- Category : Actor
- Type : PE
- Profile : 2/4 - Hermit / Opportunist
- Definition : Triple Split
- Incarnation Cross : RAX Tension 1
George Richard Chamberlain (born March 31, 1934) is an American stage and screen actor and singer, who became a teen idol in the title role of the television show Dr. Kildare (1961–1966).
Since then, he has appeared in several mini-series such as Shogun (1980) and The Thorn Birds (1983), many successful films, and performed classical stage roles and worked in the musical theatre.
Chamberlain was born in 1934 in Beverly Hills, California, the son of Elsa Winnifred (née Matthews) and Charles Axiom Chamberlain, who was a salesman. In 1952, Chamberlain graduated from Beverly Hills High School and later attended Pomona College (class of 1956).
Chamberlain co-founded a Los Angeles-based theatre group, Company of Angels, and began appearing in television series in the 1950s. He was cast as Lt. Dave Winslow in "Chicota Landing", a 1960 episode of the NBC western series, Riverboat. In the story line, Juan Cortilla, a Mexican bandit played by Joe De Santis, is stormed from jail. Chamberlain, as United States Army Lieutenant Winslow asks Grey Holden (lead series character played by Darren McGavin) to transport Cortilla and his men to a military garrison. Instead, Cortilla takes over the Holden's vessel, the Enterprise, and its gunpowder. Connie Hines appears with Chamberlain as Lucy Bridges, and Ted de Corsia is cast as another bandit.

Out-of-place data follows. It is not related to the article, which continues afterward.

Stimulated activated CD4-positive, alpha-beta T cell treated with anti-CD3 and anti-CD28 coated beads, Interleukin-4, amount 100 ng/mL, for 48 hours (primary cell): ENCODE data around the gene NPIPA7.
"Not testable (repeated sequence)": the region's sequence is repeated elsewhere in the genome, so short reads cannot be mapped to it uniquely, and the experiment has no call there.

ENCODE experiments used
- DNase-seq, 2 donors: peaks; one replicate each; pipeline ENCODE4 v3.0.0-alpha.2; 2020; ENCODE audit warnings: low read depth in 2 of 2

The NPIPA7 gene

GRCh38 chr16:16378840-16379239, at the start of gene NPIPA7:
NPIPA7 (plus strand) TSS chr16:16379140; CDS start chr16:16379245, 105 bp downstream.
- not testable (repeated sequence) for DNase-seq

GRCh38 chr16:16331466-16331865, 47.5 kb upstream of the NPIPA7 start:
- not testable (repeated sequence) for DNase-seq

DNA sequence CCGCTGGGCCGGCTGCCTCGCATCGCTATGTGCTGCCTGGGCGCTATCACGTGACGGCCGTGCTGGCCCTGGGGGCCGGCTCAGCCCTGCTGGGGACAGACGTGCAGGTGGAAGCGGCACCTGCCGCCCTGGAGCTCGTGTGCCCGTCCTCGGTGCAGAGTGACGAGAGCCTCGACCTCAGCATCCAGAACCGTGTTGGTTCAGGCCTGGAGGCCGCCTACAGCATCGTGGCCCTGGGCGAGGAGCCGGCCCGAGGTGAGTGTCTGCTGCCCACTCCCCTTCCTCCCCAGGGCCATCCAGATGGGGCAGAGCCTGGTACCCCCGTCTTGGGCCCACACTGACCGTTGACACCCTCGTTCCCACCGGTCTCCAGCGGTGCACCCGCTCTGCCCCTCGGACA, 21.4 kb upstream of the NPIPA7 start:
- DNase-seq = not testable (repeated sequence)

Less than a year later in 1961, Chamberlain gained widespread fame as the young intern, Dr. Kildare, in the NBC/MGM television series of the same name, co-starring with Raymond Massey. Chamberlain's singing ability also led to some hit singles in the early 1960s, including the "Theme from Dr. Kildare" entitled "Three Stars Will Shine Tonight", which struck No. 10 according to the Billboard' Hot 100 Charts. Dr. Kildare ended in 1966, after which Chamberlain began performing on the theatre circuit. In 1966, he was cast opposite Mary Tyler Moore in the ill-fated Broadway musical Breakfast at Tiffany's, co-starring Priscilla Lopez, which, after an out-of-town tryout period, closed after only four previews. Decades later he returned to Broadway in revivals of My Fair Lady and The Sound of Music.
At the end of the 1960s, Chamberlain spent a period of time in England, where he played in repertory theatre and in the BBC's Portrait of a Lady adaptation, becoming recognized as a serious actor. In 1969, he starred opposite Katharine Hepburn in the film The Madwoman of Chaillot. While in England he took vocal coaching and in 1969 performed the title role in Hamlet for the Birmingham Repertory Theatre, becoming the first American to play the role there since John Barrymore in 1929. He received excellent notices and reprised the role for television in 1970 for Hallmark Hall of Fame.
In the 1970s, Chamberlain enjoyed success as a leading man in films: The Music Lovers (1970), Lady Caroline Lamb (playing Lord Byron, 1973), The Three Musketeers (1973), The Lady's Not for Burning (1974), The Towering Inferno (in a villainous turn as a dishonest engineer, 1974), and The Count of Monte Cristo (1975). In The Slipper and the Rose (1976), a musical version of the Cinderella story, co-starring Gemma Craven, he displayed his vocal talents. A television film, William Bast's The Man in the Iron Mask (1977), followed. The same year, he starred in Peter Weir's film The Last Wave.